Profinite groups

Profinite spaces

Usually, the prefix ‘’pro’’ is short for ‘’projective limit’’, which is another name of ‘’limit’’. In this sense, ‘’profinite’’ means ‘’limit of finite’’. Then, a profinite set should be a limit of finite sets. But in what category? One can take the limit in $\mathrm{Set}$, or in $\mathrm{Top}$ to get a topology on that set. So, we define
Definition: A profinite space is a limit of finite sets (viewed as discrete sets) in $\mathrm{Top}$.

But how the open sets in a profinite space look like?

Example: product of finite sets

Recall that the product topology on the Cartesian product $\prod_iX_i$ is given by the basis $$
\prod_i U_i,
$$ where $U_i$ are open sets of $X_i$ and only finitely many $U_i$ are not the entire $X_i$.

From this, one can see the topology of a product of finite sets must be quasi-compact, Hausdorff and totally disconnected.

Stone spaces

A Stone space is a topological space which is quasi-compact, Hausdorff and totally disconnected. Note that all those properties can be inherited by subspaces.

Recall that any limit is a subspace of a product. Then we get
Proposition: Profinite spaces are Stone spaces.

Conversely, let $X$ be a Stone space, we expect it to be a limit. So, first of all, we need a system of spaces under $X$, in particualr, a system of quotients of $X$. A possible quotient is the set of connected components. However, as we will see, this set is not always finite. Instead, we consider the set of closed-open partitions. A closed-open partition of $X$ is a collection of nonempty pairwise disjoint closed-open subsets of $X$ such that their union is $X$. The topology on a closed-open partition $I$ is the quotient topology induced by the projection $X\to I$. Since $X$ is quasi-compact, each $I$ must be finite. As quotients of $X$, there exist canonical projections between those closed-open partitions making them form a cofiltered system of quotients of $X$. Now, we have a canonical continuous map $$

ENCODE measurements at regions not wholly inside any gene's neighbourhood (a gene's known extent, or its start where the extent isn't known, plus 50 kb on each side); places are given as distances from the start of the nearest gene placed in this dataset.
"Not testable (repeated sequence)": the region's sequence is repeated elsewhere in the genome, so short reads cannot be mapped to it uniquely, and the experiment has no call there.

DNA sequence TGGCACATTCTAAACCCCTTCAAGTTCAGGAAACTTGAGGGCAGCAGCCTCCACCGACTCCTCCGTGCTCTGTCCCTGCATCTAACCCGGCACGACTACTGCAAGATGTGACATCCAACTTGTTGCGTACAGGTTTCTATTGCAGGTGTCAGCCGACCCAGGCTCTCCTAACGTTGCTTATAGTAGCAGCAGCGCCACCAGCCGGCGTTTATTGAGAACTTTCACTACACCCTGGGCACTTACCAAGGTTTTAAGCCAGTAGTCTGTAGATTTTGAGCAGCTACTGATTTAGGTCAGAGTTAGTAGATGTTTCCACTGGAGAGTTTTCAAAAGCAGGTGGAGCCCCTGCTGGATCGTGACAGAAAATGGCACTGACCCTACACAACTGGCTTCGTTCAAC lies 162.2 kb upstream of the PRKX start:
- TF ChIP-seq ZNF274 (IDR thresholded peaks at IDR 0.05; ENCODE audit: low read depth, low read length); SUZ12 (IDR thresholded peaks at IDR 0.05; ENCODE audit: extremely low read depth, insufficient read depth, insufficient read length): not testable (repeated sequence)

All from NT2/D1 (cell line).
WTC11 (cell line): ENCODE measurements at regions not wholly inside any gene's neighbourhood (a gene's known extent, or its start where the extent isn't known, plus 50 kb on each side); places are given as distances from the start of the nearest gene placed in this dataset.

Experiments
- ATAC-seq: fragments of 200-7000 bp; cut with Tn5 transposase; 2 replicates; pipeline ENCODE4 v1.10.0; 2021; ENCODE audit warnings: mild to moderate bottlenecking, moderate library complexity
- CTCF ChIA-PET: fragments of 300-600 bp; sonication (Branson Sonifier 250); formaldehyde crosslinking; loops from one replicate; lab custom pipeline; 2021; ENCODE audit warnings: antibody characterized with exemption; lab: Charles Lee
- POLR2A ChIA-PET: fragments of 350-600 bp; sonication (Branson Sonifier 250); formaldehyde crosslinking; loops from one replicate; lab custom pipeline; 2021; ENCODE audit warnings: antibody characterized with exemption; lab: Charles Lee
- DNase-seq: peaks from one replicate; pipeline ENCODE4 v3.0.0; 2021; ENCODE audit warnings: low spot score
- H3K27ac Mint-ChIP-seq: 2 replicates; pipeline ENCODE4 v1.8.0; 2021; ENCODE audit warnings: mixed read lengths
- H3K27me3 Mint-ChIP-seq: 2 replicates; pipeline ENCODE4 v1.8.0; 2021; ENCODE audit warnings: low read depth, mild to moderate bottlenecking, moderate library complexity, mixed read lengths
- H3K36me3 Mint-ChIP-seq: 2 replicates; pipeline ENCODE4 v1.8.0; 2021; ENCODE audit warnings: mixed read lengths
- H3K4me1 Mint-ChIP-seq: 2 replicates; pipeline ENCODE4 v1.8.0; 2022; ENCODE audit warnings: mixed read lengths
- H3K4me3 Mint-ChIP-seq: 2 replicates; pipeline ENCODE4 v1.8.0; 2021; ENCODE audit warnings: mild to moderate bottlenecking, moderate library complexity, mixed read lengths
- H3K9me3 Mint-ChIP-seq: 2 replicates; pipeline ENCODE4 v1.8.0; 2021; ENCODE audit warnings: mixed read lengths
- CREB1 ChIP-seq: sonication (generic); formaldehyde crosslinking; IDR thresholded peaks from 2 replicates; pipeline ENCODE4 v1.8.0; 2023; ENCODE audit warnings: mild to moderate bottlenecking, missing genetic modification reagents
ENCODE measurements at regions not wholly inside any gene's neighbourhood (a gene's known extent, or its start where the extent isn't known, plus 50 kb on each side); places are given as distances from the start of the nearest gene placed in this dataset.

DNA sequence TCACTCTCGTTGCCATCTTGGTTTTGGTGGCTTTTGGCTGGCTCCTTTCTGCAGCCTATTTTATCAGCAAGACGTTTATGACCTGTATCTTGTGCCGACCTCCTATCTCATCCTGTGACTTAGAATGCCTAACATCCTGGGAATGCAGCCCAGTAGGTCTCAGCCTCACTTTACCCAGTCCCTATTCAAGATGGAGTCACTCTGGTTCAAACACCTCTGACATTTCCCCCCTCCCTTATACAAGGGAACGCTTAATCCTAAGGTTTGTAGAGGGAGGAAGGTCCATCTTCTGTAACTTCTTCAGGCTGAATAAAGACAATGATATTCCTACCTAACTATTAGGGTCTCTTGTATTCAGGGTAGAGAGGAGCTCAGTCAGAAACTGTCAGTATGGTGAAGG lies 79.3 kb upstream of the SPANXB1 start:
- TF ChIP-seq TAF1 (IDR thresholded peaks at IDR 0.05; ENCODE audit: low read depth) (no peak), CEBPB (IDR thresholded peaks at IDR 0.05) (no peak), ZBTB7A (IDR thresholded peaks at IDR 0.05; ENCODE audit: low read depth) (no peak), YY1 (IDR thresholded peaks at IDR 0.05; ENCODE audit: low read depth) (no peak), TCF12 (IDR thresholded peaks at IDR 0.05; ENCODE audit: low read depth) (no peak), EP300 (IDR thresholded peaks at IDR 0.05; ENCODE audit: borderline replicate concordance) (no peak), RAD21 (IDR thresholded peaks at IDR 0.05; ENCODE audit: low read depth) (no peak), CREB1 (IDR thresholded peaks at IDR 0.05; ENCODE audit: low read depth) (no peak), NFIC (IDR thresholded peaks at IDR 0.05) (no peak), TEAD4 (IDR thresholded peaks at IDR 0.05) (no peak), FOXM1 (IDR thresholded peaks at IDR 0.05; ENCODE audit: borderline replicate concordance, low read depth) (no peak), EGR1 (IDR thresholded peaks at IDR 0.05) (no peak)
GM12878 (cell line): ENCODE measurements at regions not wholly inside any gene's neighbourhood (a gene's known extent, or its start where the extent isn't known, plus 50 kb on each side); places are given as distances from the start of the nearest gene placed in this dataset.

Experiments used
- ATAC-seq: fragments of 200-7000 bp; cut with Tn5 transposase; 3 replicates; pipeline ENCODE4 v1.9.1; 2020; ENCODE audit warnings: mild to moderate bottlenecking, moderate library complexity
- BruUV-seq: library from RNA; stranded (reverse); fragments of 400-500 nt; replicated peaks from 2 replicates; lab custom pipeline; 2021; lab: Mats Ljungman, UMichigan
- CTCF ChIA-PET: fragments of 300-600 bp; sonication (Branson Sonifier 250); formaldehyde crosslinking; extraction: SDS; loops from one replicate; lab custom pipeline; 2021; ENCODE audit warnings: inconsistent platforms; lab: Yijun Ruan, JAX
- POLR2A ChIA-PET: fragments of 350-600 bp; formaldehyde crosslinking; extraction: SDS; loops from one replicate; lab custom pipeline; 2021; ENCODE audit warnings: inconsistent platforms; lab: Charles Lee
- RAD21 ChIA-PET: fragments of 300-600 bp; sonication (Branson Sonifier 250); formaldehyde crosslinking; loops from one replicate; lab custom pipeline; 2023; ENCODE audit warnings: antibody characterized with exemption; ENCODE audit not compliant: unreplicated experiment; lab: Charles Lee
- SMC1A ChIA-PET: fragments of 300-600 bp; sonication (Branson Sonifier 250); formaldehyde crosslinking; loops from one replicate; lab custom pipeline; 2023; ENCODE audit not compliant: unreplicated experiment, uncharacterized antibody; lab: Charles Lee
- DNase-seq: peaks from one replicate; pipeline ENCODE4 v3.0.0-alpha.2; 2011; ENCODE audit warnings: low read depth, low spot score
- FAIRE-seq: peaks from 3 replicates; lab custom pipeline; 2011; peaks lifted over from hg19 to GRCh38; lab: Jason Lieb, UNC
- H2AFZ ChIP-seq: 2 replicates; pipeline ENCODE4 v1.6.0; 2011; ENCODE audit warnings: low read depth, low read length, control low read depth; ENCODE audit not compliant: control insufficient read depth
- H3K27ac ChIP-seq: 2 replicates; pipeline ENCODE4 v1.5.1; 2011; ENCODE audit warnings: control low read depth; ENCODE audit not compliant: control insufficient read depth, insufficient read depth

X\longrightarrow \varprojlim I.
$$ This map is injective since the totally disconnectedness implies that any two distinct points can be separated by at least a pair of closed-open sets. This map is also surjective since the compatibility of members of the system implies that for any $(U_I)\in \varprojlim I$, each the intersection of any two $U_I$ is nonempty and then the quasi-compactness implies that the intersection of all $U_I$ is nonempty and hence gives the preimage of $(U_I)$. Finally, this map lies in the category of quasi-compact Hausdorff spaces. As this category is balanced, we conclude that the map is a homeomorphism.

In this way, we see:
Proposition: Stone spaces are profinite spaces.

Profinite groups

Likewise, a profinite group is a limit of finite groups in the category of topological groups. Recall the forgetful functors to $\mathrm{Top}$ and $\mathrm{Grp}$ preserve limits, therefore a profinite group is precisely a topological group whose underlying topological space is a profinite space.

Open subgroups

Let $G$ be a profinite group. First, consider the following question: what is the intersection of all closed-open neighborhoods of $1$? Of course it should contain the connected component of $1$ which is ${1}$. Then, the compactness implies that the intersection of all closed-open neighborhoods of $1$ is connected. Therefore, this intersection must be ${1}$.

Next, what’s a neighborhood basis of $1$? An obvious one is the system of all closed-open neighborhoods of $1$. The continuousness of operations further implies that the subsystem of all closed-open subgroups of $G$ is also a neighborhood basis of $1$.